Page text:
My path to addiction accelerated when I discovered that alcohol was a means to rectify a personal shortfall which had always troubled me forestalling any growth to maturity. I discovered that my addiction released my inhibitions enabling me to strive to become well-liked, part of a group and accepted. I discovered that this addiction partially blanked out moral standards, enabling me to recklessly live for what I wanted. I discovered that alcohol was my safety line, a means to erase feelings of inadequacy, fear, loneliness, inferiority, and failure. It permitted me to live in that black pit of “woe is me, you’d become an addict also if you had my job, my stuttering, my family.” Self-pity was my mantra permitting me to remain addicted far too long.

    Early in the Program and having to confront a serious issue, I had to ask, “But how was I going to deal with all that life threw at me – the really tough serious stuff – without my drug of choice?”

    The difficult problems certainly weren’t going away just because I wasn’t using my drug of choice to manage them. Some problems are really serious, life-threatening even. Was I deluding myself about future encounters with issues that in the past had “compelled” me to continue my addiction? Was I to become a hermit and live in a cave or some safe monastery? 

    I thought a lot about this. Then at a meeting, I seemed to have what I guess I would call a “flash of light.” To me it did seem to be somewhat of an “aha moment.” Specifically, I saw that… 

    It’s the Steps, stupid. I saw the Steps as “right there” enabling us to face life’s terribleness and securing a tranquil, happy, joyous, and free existence. Sure, they guided us to clean up our act and deal with the bare fact of our addiction.  But with the Steps, I now understand that at least for me, we can deal with life’s biggest problems by simply working the Steps as they applied to my problem de jour -the serious issues worse than the run of the mill bumps in the road. You usually can deal with those by going to meetings, mixing up the meetings attended, drawing on spiritual reserves, working with others, undertaking new service work, and so forth.

    So, what would the Twelve Steps look like if we phrased them as steps specially outlining a path of recovery from the really bad issues, the ones that cause you all that anxiety you’re suffering right now.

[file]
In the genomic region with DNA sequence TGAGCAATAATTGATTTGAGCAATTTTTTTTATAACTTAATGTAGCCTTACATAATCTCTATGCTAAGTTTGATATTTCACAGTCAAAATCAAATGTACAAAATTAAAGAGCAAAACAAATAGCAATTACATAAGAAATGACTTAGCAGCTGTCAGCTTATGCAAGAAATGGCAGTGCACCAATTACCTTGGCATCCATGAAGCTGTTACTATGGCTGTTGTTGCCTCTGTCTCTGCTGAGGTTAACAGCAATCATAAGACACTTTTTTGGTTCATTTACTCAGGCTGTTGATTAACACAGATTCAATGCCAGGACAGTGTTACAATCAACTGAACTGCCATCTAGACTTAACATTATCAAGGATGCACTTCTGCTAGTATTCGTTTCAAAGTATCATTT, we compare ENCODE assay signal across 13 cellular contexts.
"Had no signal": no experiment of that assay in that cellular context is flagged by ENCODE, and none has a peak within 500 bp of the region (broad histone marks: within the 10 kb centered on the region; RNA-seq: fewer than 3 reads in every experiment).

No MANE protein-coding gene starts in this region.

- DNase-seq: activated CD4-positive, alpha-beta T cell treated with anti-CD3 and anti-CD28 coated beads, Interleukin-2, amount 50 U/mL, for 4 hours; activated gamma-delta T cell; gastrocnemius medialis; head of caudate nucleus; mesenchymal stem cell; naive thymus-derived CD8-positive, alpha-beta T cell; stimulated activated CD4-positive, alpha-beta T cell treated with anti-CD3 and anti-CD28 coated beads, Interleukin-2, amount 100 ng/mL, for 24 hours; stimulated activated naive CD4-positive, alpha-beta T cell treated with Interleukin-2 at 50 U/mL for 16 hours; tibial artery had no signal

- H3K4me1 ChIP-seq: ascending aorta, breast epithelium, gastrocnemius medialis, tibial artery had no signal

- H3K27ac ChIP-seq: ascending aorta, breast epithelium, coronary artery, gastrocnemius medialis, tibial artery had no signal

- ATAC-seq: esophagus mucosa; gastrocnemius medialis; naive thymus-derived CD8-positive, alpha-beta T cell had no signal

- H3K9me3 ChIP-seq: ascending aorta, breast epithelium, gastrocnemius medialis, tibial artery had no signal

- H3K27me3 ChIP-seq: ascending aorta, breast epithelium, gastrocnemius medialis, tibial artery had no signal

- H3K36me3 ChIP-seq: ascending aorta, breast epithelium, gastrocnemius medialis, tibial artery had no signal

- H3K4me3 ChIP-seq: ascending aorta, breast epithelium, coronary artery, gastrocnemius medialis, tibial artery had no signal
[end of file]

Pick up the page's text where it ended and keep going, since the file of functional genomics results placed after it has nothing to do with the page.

To be continued May 15th  Red Door
    Jim A. Covington, Kentucky

  • 04/03/2019 8:38 PM | Anonymous

    Hebrews 10:24-25

    24 And let us consider how we may spur one another on toward love and good deeds, 25 not giving up meeting together, as some are in the habit of doing, but encouraging one another—and all the more as you see the Day approaching.

    I remember the first few days of my stay in a rehab center.  To say the least, I was overwhelmed.  “What am I doing in this place with all these losers.”  How could I possibly benefit from being ‘exposed to them’.”  Didn’t take me long to realize that these “losers” had truck-loads of wisdom to share with me if I would just listen.  Their stories--their amazing experiences, their heart-breaking lives--were amazing.  I was so “blown away” to realize that in spite of their struggles, they survived.  After peeling back their stories and getting to the core I found me.  Yes, I had found my story in their stories.  We may not look the same, talk the same, or dress the same; but at the core of our being, we are brothers and sisters whose hearts were the same, our pain was the same, our desires were the same, our longings were the same.  It was then that I began to understand what this 12-step program was trying to teach me when it spoke of community.